"You ruined it," Tracy said. "He was just on the verge, I could tell! He was just on the verge of asking me out."
"You're right," I said instantly. She had to be made to let go of Catherine. That Catherine should be involved in this at all was simply atrocious. Catherine was in her sixties, had high blood pressure, and should not be subjected to this deranged woman.
Of course, I shouldn't be, either.
My purse was on the counter, right by the side door, where I had a habit of dropping it. Tracy, her auburn hair falling in snakes around her head, was between my purse and me.
"Did you kill Celia?" I asked, before I thought. Obviously.
She laughed. "I hit her with the statue. She earned her own death."
"But she was already dead," I said, compounding my error.
"She was asleep," said Tracy, frowning. Her face was dirty. She was a far cry from the spic-and-span food provider in her spotless white, the woman I'd met such a few days ago. Could people really crumble that quickly?
"Right," I said hastily. Tracy wanted to take credit for Celia. And if I lived, I'd be glad to tell the police she'd done her best to kill Celia. It was just that someone had beaten her to it.
"For months, I've been planning this," Tracy said.
"Meeting Robin Crusoe. Getting him to love me. Ever since I saw the picture on his Web site."
It was news to me that Robin had a Web site. "Which picture? The picture of Robin and Celia at the Emmys?"
"Yes, right when it first came out. Did you notice the way she was ignoring him? She didn't even care that she was out with a brilliant writer. She's a slut; there's a million actresses in the world who can do what she does. But Robin's a writer in million. I've read every single book he's ever written. Ten times apiece, I bet!" Her face was soft and dreamy, but the knife looked just as sharp. "I've got every short story, in every language. I've got every interview, on-line and in print."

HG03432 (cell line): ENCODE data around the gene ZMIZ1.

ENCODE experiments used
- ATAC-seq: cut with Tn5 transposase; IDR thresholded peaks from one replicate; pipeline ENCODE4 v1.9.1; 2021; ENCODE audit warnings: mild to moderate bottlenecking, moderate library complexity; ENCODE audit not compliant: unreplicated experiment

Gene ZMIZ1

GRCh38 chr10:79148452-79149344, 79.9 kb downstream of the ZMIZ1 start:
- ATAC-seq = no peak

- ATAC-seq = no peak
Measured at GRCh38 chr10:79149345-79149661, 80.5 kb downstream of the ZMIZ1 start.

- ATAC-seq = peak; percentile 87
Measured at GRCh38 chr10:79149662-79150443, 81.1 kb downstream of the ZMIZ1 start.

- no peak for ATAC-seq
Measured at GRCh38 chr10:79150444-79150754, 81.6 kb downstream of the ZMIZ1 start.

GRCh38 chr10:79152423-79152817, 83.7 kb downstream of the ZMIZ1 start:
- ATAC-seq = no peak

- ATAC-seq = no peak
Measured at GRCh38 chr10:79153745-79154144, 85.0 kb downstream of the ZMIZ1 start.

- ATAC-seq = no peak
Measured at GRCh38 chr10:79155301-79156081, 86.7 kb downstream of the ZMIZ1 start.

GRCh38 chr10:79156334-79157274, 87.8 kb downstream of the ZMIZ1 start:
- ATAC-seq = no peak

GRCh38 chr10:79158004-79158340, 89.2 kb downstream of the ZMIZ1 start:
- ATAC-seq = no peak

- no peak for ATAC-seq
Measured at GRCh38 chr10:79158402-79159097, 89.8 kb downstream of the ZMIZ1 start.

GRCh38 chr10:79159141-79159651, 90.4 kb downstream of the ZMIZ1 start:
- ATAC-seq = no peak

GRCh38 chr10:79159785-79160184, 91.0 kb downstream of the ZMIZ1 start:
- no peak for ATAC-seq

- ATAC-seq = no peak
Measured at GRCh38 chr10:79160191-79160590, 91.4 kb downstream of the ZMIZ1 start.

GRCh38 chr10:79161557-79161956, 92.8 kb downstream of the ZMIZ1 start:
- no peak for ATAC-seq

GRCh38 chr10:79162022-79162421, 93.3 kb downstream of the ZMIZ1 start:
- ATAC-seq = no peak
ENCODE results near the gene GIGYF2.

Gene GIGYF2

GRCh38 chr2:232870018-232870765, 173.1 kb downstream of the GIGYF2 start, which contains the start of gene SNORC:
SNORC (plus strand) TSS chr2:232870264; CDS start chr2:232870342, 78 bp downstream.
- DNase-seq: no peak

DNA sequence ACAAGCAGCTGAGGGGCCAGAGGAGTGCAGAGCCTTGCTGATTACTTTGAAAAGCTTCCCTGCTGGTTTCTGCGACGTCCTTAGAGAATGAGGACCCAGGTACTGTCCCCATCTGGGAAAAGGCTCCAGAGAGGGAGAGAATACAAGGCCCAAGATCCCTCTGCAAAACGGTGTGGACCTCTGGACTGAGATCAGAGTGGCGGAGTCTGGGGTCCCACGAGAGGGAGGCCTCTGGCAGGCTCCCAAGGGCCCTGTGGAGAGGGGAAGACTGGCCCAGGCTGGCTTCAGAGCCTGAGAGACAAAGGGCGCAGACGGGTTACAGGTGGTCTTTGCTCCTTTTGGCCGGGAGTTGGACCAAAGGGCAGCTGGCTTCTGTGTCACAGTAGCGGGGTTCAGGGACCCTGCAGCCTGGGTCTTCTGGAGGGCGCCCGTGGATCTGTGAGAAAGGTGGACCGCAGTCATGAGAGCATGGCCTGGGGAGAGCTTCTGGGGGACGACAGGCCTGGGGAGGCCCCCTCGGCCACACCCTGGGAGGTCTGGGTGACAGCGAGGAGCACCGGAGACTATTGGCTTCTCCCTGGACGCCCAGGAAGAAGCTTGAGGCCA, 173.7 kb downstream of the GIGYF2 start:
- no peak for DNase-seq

"You probably know more about Robin than I'll ever know." I was quite willing to concede that. I edged a little forward and to one side. The kitchen table was no longer between us, which I regretted, but I was a little closer to the cell phone.
"You're damn straight I do. So what are you doing going to bed with him?"
It was dumb to be embarrassed in front of Catherine, but I was. As if she cared, at this point. "How do you know what I'm doing?" I asked instead.
"I was in the backyard of your new house this morning," she said, so choked with fury I was terrified all over again.
It made me sick to think of her watching Robin and me. I also felt a little surprised she hadn't broken in on us then.
"He wouldn't like me if he saw me kill you," she said, as if she'd heard my thoughts.
"No, he wouldn't." Let's make that perfectly clear.
"But then, if no one finds out, I would get to comfort him when you die."
Okay, so this wasn't getting any better. "Don't you think Robin would know?" I asked.
"He doesn't know about Celia." She looked smug.
"He went to the police, to tell them he suspected you."
I didn't know if saying that was smart or not, but to tell the truth, I needed to find something that worked, and in a hurry.
"Did he really? But I did it for him." She looked more than a little confused. "I'm glad I didn't go back home last night. I got a room in the motel where he's staying. I couldn't get a room on the same floor, because all the movie people are taking up that floor, but I got a room right below him." She sighed. "I lay awake all night, thinking about him."
Hoo, boy. This gal would be spending some time in the loony bin, for sure. I had eased more than a foot closer during her meanderings.